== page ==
These voice commands can then be used to open a malicious URL or download a fraudulent app, putting your smartphone at risk.
A video from the researchers showed that a voice command could be changed so much that human ears could not understand it, but a smartphone could.
As part of the operation, security researchers and the FBI teamed up to dismantle the Kelihos botnet itself, targeting three domains used to run the network—gorodkoff.com, goloduha.info, and combach.com—and redirecting traffic from infected computers to new servers controlled by authorities and the Shadow Server Foundation, a volunteer anti-cybercrime group, a process that’s known in cybersecurity circles as “sink-holing.”The arrest of Levashov—and the complex, sophisticated assault on his long-running botnet—marked another victory in the US government’s rising war against Russian aggression in cyberspace, coming just weeks after another Justice Department indictment charged both Russian criminals and intelligence officer with conspiring to hack Yahoo’s user database.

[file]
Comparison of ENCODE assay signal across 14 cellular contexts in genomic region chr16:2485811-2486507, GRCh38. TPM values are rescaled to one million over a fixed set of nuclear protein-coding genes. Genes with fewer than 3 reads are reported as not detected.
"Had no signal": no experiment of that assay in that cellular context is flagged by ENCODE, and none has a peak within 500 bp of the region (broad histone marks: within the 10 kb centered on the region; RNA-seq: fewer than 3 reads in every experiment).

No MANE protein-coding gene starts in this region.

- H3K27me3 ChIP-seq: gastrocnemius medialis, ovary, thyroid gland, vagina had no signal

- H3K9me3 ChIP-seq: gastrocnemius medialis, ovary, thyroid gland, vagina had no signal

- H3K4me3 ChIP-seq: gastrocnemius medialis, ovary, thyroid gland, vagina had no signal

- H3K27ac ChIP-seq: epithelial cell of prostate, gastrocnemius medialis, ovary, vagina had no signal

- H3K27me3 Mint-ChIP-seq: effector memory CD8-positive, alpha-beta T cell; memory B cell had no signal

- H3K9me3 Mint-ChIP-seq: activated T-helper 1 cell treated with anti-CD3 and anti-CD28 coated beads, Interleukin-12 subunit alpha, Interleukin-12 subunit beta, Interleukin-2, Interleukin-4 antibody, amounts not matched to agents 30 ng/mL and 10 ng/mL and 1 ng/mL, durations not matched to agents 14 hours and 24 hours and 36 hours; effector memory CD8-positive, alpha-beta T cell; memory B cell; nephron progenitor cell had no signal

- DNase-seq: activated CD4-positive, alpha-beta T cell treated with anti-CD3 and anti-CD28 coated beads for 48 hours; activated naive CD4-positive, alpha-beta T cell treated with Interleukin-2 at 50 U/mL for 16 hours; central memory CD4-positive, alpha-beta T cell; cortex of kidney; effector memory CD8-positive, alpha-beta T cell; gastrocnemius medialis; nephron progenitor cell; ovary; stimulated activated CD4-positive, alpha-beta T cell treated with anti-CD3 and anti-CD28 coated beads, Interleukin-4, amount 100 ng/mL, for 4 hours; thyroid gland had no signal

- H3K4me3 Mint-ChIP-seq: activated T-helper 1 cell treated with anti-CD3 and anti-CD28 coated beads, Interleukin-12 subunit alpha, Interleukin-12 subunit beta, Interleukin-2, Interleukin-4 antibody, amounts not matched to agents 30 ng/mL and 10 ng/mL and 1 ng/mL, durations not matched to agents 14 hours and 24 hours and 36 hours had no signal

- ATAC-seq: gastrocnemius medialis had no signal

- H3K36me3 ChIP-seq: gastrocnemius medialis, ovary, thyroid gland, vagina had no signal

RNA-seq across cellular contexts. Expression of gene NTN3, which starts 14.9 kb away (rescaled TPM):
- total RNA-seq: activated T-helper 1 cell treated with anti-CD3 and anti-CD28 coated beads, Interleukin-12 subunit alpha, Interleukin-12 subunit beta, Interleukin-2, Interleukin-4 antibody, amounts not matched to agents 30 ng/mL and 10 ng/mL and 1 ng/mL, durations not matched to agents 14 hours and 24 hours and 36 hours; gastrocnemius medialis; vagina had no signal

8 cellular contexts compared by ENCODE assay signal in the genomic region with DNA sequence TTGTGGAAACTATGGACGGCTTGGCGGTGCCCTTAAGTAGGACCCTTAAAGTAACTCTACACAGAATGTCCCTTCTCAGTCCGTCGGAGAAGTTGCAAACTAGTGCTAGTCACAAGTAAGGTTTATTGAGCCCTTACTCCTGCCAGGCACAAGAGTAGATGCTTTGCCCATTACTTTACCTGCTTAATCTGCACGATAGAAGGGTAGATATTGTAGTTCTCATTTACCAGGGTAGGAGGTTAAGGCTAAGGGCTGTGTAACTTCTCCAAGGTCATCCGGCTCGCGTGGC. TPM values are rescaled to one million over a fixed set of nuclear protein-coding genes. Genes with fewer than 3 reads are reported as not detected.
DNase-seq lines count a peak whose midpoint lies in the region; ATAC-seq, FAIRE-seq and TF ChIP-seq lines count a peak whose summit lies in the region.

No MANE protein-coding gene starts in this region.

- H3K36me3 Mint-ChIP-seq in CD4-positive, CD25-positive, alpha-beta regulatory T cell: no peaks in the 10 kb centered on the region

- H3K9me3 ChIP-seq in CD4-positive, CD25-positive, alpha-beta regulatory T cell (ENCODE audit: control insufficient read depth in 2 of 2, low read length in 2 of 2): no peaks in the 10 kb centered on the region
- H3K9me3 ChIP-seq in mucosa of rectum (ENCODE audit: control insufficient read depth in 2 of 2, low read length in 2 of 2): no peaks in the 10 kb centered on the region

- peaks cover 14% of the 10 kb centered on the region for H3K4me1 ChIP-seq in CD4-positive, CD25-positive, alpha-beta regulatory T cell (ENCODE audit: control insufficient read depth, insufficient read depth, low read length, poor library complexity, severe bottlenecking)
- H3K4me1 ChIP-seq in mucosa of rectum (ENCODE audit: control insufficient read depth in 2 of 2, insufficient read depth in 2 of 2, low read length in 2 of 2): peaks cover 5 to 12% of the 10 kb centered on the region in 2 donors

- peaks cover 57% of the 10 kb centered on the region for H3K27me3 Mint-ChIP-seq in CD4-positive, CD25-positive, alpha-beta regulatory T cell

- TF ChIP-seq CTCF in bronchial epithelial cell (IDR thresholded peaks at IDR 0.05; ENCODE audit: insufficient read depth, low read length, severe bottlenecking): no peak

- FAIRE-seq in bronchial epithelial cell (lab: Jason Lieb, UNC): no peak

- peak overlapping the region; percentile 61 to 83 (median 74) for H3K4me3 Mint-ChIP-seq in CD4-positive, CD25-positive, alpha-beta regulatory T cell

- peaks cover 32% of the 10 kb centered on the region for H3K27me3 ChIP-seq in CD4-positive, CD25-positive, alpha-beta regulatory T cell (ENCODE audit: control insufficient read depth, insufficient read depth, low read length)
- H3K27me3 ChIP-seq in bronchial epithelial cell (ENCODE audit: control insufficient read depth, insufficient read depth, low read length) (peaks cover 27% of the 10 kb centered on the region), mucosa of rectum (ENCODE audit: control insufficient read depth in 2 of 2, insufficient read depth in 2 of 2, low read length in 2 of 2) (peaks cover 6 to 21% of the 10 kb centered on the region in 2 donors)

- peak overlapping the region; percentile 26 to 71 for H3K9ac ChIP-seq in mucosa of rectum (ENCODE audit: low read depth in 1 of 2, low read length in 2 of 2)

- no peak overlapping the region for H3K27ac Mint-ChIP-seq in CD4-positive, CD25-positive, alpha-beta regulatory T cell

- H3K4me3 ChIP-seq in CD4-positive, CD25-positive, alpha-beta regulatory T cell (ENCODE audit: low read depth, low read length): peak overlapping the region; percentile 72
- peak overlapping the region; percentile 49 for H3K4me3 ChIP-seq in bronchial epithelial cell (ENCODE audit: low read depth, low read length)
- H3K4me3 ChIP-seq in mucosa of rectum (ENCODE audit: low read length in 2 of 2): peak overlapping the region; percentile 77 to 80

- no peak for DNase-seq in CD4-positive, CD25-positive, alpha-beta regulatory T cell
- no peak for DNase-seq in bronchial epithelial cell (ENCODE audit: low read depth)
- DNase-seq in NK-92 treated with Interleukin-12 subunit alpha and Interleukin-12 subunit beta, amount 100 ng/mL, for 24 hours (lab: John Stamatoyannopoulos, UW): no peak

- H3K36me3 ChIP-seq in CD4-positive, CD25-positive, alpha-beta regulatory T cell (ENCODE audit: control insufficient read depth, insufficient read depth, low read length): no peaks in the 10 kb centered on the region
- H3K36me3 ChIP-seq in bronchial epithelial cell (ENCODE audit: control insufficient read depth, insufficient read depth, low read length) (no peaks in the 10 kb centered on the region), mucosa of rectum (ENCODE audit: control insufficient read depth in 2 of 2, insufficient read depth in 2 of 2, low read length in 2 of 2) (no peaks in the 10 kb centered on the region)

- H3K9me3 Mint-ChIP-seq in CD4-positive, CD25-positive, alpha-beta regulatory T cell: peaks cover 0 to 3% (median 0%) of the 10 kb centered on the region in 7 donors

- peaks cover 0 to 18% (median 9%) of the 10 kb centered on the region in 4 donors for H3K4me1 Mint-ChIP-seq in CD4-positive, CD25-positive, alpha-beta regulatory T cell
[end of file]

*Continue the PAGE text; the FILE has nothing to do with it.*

If you ask any malware analyst these days, they'll tell you they come across countless of useless or unfinished malware variants on a daily basis.
world’s most notorious spammers appears to have been tripped up by a basic cybersecurity no-no, according to the FBI: He used the same log-in credentials to both run his criminal enterprise and also log into sites like i Tunes.A new tool recently emerged that can decipher what you’re typing when using Skype.It listens to a user’s type patterns and eventually learns the sound of each key.Security experts have found that the voice activation services included in an increasing number of modern devices can be hijacked by criminals using online videos.The research, by professors at Georgetown University and the University of California, Berkeley, found that even severely muffled or distorted audio can be disguised to affect devices. If you show perhaps iroffer running as nobody or as webserver user, which makes your claims MUCH more credible, you are only making yourself look like a tool with "12 years" of "web security" experience.